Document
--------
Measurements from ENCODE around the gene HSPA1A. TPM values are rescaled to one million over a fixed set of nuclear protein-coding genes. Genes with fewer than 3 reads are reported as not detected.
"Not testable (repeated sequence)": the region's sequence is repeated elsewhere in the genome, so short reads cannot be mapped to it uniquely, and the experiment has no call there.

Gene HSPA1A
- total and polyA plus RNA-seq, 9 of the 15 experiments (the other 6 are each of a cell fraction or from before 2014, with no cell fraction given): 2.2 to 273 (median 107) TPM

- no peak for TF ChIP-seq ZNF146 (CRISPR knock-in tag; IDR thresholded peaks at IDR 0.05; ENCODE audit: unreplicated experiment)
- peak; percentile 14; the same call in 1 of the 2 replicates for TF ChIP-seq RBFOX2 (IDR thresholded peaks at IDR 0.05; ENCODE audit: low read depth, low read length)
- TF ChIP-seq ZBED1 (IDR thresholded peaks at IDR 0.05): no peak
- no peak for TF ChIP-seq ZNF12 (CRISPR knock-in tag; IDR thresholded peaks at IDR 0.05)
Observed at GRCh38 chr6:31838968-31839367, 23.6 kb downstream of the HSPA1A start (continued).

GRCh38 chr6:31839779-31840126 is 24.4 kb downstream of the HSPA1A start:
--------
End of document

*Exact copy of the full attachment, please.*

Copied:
Measurements from ENCODE around the gene HSPA1A. TPM values are rescaled to one million over a fixed set of nuclear protein-coding genes. Genes with fewer than 3 reads are reported as not detected.
"Not testable (repeated sequence)": the region's sequence is repeated elsewhere in the genome, so short reads cannot be mapped to it uniquely, and the experiment has no call there.

Gene HSPA1A
- total and polyA plus RNA-seq, 9 of the 15 experiments (the other 6 are each of a cell fraction or from before 2014, with no cell fraction given): 2.2 to 273 (median 107) TPM

- no peak for TF ChIP-seq ZNF146 (CRISPR knock-in tag; IDR thresholded peaks at IDR 0.05; ENCODE audit: unreplicated experiment)
- peak; percentile 14; the same call in 1 of the 2 replicates for TF ChIP-seq RBFOX2 (IDR thresholded peaks at IDR 0.05; ENCODE audit: low read depth, low read length)
- TF ChIP-seq ZBED1 (IDR thresholded peaks at IDR 0.05): no peak
- no peak for TF ChIP-seq ZNF12 (CRISPR knock-in tag; IDR thresholded peaks at IDR 0.05)
Observed at GRCh38 chr6:31838968-31839367, 23.6 kb downstream of the HSPA1A start (continued).

GRCh38 chr6:31839779-31840126 is 24.4 kb downstream of the HSPA1A start: